Unfortunately, it can be very challenging to change these tendencies. After all, these individuals may have behaved this way as early as middle school when they had to work together on group projects as kids.
But that doesn’t mean you should give up! If you know you’re one of these folks, try the suggestions below. And if you work for one of them, try the parallel steps you can take to lessen their sense of concern.
Reining In the Critic
If you’re a Critic, it’s relatively straightforward to modify your undermining behavior:
- After you identify the six or 67 things that could be better, choose the most important two and offer your recommendations about those. Insist on more than two and you’re likely to get no positive change at all.
- Focus on what’s good enough — not the sloppiest you can get away with, but what will cover all the functional bases without obsessiveness or over-investment in the last few percentage points of completion.
- Keep your emphasis on the team or individual’s long-term success, not their conformance to your standards or the “perfection” of their product.
And if you work for a Critic? Ask questions like: Which of these priorities is the most important? Where would you like me to focus? Or suggest: Let me focus on getting XYZ in better shape before I try working on ZYX as well…
Unwinding the Control Freak
If you’re a Control Freak, you’ll probably find it the hardest to loosen up, and at an emotional level you may have the most to lose if things don’t go the way you want. But it will actually help to collaborate:
- Make it an explicit goal to be curious about how things could be done more easily or effectively, instead of behaving as if you’re the only one with the right to have ideas and therefore the only one who can specify which activities and approaches are acceptable.
- Your questions might include: “How would you go about it? What do you think we should do?” Practice listening to the answers. Use more of the employees’ suggestions than feels exactly right to you; expand your tolerance for small risks.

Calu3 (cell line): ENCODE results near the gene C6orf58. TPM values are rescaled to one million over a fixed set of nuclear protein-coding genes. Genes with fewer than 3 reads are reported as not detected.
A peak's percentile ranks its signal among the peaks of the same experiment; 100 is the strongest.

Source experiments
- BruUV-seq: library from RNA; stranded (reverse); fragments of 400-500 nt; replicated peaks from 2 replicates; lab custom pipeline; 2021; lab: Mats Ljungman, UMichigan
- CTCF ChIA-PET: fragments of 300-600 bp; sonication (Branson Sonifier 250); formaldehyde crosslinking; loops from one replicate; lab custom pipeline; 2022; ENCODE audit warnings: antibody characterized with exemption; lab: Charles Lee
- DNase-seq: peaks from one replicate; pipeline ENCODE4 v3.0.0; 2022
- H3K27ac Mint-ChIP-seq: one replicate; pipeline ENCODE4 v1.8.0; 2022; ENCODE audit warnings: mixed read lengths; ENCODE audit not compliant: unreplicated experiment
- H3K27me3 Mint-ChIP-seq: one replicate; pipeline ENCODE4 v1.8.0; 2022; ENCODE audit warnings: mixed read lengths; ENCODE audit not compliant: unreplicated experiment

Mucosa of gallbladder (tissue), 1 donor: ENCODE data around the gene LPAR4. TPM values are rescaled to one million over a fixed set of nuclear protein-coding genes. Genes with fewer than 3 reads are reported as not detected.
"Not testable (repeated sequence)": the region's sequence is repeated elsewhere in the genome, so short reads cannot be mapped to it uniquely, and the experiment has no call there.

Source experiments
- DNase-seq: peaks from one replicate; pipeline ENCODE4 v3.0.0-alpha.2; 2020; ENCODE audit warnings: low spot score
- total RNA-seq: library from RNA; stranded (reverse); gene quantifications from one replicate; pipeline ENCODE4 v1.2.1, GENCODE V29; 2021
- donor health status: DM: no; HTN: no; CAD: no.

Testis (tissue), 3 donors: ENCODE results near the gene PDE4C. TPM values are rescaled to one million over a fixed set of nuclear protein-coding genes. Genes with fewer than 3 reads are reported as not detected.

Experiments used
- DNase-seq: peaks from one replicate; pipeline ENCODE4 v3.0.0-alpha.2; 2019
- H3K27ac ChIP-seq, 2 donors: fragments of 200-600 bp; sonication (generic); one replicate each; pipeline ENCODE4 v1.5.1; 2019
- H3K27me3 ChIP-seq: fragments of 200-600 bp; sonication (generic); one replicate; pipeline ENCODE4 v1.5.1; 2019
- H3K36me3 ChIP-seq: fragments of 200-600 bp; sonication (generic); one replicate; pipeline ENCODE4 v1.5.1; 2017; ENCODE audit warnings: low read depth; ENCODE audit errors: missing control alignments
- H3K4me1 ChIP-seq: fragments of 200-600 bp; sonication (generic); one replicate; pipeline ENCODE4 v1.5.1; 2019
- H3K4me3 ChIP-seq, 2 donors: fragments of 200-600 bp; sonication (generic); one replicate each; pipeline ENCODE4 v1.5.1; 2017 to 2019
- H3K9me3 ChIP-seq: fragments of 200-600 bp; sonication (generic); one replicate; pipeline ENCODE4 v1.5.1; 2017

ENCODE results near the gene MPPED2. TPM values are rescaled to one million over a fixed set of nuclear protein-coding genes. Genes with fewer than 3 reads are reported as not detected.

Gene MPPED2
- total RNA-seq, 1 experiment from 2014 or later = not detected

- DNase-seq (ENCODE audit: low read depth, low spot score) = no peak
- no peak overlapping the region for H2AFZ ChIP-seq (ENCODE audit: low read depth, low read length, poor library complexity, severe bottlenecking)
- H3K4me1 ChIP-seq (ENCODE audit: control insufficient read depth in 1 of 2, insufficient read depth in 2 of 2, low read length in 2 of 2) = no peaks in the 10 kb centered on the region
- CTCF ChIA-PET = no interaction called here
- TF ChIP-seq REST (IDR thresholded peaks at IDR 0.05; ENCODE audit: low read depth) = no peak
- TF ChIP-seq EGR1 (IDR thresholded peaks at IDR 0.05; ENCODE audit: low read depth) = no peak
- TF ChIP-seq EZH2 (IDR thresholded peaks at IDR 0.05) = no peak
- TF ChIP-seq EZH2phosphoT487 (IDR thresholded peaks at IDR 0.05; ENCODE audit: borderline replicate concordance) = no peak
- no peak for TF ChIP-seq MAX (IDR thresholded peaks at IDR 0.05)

- Find a colleague in another organization as a sounding-board to get more comfortable with your role and options.
And if you work for a Control Freak? Remind yourself that it’s actually your job to help the Control Freak be successful and look good in the process; you’ll be less likely to sound accusatory, rebellious, or like a know-it-all. Show that you’re willing to do what the Control Freak needs, that you care about their success and comfort, and that you won’t leave them exposed without backup.
Moderating the Micromanager
If you’re a Micromanager, pay a little less attention to “what needs to be done” and a little more attention to the needs of the person who has to do it:
- Think through your instructions as if you were teaching a class or writing a handbook. That way you can explain from the beginning, in context, instead of appearing to fire off round after round of directives on the fly.
- Try asking employees for periodic updates instead of checking on them constantly. Encourage them to tell you if they feel you’re keeping them on too short a leash — and then take the feedback.
- When you do check in, assess their understanding and general progress, not just which details have been done, or which detail you’re going to assign next.
And if you work for a Micromanager? Report back frequently to show what you’ve accomplished, and ask explicitly about how well things are working. Show that you’re attentive to all the details the Micromanager has specified as significant, and see how they relate to the big picture and overarching goals.
It won’t always be obvious to a senior management just how much confusion and dissension this trio can create, but for the people who work for these characters, it’s no laughing matter.
Employee support can help, but in the long run, these three “types” have to choose to modify their own behavior, or they will continue to demoralize and disengage their staffs and undercut any hope of consistent progress or development.
Onward and upward,